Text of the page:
I need some help in the area of finding new, GOOD doctors. The ones i go to, for whatever issue I have, don't seem to do much but talk, and prescribe medicine.
This all started last year in May when I went to the ER for chest tightness and pain, they said I had bronchitis. They gave me albuterol and antibiotic, said to follow up with the regular doctor. I did, and by that time it was cleared up, but I decided to go to an allergiest too because I had suspected for sometime that I have allergies. He gave me a scratch test, determined that I'm allergic to grass, pollen, trees, dust, and mold spores (4 out of 5). This seemed to explain a lot of my issues, because my chest tightness would be mostly around on hot, humidy, and rainy days. But on dry days, I had issues too, so I guess those days it's more the pollen/dust.
I've taken all the meds they prescribed...Allegra, Singulair, Nasacort. I tried Zyrtec for a few days too, but that didn't seem to make any difference one way or the other. I also was tested for GERD, which that doc determined I had, and HE put me on Protonix. I take all of this stuff daily, the albuterol "as needed" and STILL some days need to take Sudafed, tylenonl, whatever I think will work at the time.
Basically, I kind of feel like all these allergy treatments have made me WORSE. I never had all these breathing issues that I do now...since that after the bronchitis. I wonder sometimes, what if I didn't go to the allergist, would I have gotten worse? Or have all these meds somehow made me worse? It sure seems that way to me.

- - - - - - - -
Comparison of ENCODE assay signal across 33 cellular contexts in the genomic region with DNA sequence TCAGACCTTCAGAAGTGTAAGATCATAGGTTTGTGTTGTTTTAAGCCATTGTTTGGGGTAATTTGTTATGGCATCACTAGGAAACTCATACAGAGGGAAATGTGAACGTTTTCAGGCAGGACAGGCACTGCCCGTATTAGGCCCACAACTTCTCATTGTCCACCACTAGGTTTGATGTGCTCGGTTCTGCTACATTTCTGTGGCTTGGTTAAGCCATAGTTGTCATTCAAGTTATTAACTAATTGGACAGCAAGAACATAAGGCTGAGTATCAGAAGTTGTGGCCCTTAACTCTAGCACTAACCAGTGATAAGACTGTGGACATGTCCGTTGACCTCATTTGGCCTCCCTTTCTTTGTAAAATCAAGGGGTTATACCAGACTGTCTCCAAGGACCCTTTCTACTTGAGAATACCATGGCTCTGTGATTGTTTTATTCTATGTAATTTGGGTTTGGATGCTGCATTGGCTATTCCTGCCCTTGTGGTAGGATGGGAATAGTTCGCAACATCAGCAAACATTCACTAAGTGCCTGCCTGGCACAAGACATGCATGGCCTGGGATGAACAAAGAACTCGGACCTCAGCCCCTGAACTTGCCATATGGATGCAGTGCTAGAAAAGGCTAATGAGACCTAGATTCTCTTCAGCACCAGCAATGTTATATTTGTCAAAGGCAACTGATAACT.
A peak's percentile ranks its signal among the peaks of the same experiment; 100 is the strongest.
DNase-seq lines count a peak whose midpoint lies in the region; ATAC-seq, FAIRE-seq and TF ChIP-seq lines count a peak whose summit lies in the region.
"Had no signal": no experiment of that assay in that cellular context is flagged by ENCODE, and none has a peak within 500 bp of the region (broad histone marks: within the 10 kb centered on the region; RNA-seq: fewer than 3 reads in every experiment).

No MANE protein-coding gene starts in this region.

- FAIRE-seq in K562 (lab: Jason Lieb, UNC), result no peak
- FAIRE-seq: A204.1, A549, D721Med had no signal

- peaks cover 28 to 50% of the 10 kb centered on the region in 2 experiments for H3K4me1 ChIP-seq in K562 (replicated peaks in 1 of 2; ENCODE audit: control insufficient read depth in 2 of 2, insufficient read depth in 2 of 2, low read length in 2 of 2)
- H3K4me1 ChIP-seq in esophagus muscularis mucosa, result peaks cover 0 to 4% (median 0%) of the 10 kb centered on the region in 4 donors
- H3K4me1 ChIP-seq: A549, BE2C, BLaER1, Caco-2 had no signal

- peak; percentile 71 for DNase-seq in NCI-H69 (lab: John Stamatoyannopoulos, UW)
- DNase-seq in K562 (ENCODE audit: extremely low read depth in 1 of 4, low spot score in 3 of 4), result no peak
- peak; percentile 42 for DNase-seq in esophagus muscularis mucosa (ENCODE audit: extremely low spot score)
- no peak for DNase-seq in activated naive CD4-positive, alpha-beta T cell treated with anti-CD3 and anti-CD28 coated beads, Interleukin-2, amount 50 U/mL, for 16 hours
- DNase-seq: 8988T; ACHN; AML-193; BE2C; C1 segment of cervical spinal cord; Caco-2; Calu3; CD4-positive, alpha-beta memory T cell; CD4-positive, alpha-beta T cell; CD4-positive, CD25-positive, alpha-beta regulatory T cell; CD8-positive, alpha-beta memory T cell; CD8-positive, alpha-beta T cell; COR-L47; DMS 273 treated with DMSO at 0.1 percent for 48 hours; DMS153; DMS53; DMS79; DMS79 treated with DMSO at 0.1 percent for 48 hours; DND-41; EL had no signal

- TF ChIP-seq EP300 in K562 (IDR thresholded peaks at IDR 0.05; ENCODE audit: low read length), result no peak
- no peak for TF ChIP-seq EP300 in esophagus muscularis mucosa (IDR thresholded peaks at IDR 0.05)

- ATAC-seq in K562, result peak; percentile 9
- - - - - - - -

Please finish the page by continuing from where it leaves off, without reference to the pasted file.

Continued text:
The thing that concerns me most is the asthma. The allergist doctor said I had it just based on my symptoms, but isn't there a way to TEST for it? I decided on my own to go to the lung doctor, to have a PFT. I told him my allergy issues, he scheduled the test. When I took it, I thought I did horribly, but when I spoke to the doc, he said it seemed pretty "normal" and that I should come back in August for a follow up, and do the PFT again next year. SO, I figured that meant my asthma wasn't all that bad. But then when I think about it, he didn't actually TEST for asthma either...or did he?
Also, I've asked both the allergy doc and the lung doc about the peak flow meter thing. They both said they don't believe in it. Yet all I read about on the boards and every site I find, talks about how important that is. Why are these docs so against it? It seems like a reasonable way to test how you're doing.
It's just so frustrating because I don't feel well 90% of the time, one day it's sinus issues, another day I'm clearing my throat all day, and other days I can't take a good deep breath. When I use the albuterol, it doesn't seem to work right away, and a lot of times I feel like it makes it worse before better. And the more doctors I go to, the more medicines I get, with no real answers or solutions.